Predicting alcohol-related harms from licensed outlet density: A feasibility study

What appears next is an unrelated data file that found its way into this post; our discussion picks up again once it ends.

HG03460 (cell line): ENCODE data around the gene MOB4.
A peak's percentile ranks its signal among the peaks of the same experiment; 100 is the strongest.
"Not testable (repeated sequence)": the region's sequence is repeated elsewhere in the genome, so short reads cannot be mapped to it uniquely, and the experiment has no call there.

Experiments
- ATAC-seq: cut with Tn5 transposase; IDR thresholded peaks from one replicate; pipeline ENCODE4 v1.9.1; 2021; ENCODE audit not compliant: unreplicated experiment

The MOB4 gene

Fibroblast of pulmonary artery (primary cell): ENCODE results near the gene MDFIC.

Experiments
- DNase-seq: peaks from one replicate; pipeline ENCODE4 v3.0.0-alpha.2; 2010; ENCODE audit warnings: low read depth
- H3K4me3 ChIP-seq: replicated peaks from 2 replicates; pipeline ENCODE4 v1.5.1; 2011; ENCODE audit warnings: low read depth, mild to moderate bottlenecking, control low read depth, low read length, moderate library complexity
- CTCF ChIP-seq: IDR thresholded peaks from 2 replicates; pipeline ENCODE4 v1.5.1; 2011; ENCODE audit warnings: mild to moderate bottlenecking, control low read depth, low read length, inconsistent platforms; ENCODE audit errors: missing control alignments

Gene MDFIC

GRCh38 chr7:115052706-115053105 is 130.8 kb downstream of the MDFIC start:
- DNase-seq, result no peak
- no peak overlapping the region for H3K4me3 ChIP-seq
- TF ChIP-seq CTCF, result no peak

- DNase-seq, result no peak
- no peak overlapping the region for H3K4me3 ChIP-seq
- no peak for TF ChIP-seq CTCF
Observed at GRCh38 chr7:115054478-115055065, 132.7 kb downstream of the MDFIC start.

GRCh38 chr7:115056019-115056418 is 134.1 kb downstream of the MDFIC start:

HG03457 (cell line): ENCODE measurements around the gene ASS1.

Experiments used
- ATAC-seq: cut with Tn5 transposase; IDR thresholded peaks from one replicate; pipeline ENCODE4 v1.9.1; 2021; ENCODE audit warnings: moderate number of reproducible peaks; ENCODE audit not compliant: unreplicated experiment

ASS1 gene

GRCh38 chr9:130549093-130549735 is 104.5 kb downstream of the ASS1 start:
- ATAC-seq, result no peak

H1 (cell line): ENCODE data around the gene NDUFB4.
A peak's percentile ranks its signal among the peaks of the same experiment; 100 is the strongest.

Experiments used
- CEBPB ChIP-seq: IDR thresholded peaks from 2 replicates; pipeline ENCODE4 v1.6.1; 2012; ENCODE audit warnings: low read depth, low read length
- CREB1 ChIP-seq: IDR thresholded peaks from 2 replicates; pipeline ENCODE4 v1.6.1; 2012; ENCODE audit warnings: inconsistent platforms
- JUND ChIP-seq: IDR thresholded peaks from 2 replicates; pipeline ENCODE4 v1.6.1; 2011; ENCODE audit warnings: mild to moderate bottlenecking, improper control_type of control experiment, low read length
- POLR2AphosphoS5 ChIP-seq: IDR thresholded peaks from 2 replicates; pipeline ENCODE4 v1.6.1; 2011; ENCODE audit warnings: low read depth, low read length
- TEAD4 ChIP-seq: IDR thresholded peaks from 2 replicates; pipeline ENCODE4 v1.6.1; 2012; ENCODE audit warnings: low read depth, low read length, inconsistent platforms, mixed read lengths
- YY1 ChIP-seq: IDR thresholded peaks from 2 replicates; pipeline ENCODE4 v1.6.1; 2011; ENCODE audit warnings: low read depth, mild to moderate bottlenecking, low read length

Regulatory control of the physical and economic availability of alcohol has long been used as means for limiting the undesirable consequences of alcohol consumption by responsible governments. Regulation of the sale and supply of alcohol in Australia is the responsibility of state/territory governments. Nonetheless, driven by Commonwealth policy, substantial change is currently occurring on a national scale. National Competition Policy in particular has direct ramifications for how state/territory governments regulate numbers and types of liquor licenses granted within their jurisdictions (outlet density) and has already resulted in considerable change to some liquor acts. Despite this, there is a dearth of knowledge in relation to the likely impact of changes to the regulation of numbers and types of licensed premises on levels of consumption and alcohol-related harms in local areas across Australia.The overall aim of this feasibility study was to progress the development of an Australian model sensitive to local risk factors to help authorities determine appropriate liquor outlet densities for minimising alcohol-related harms within communities. The objectives pursued by the research team were a pointed response to the current information gap in relation to the regulatory practice of controlling outlet density for licensed premises. The project explored how best to apply the wealth of international and Australian research evidence, and systematically collected information on alcohol consumption and related harms to objectively evaluate (and ultimately predict) the impact of outlet density changes to the public health, safety and amenity of communities.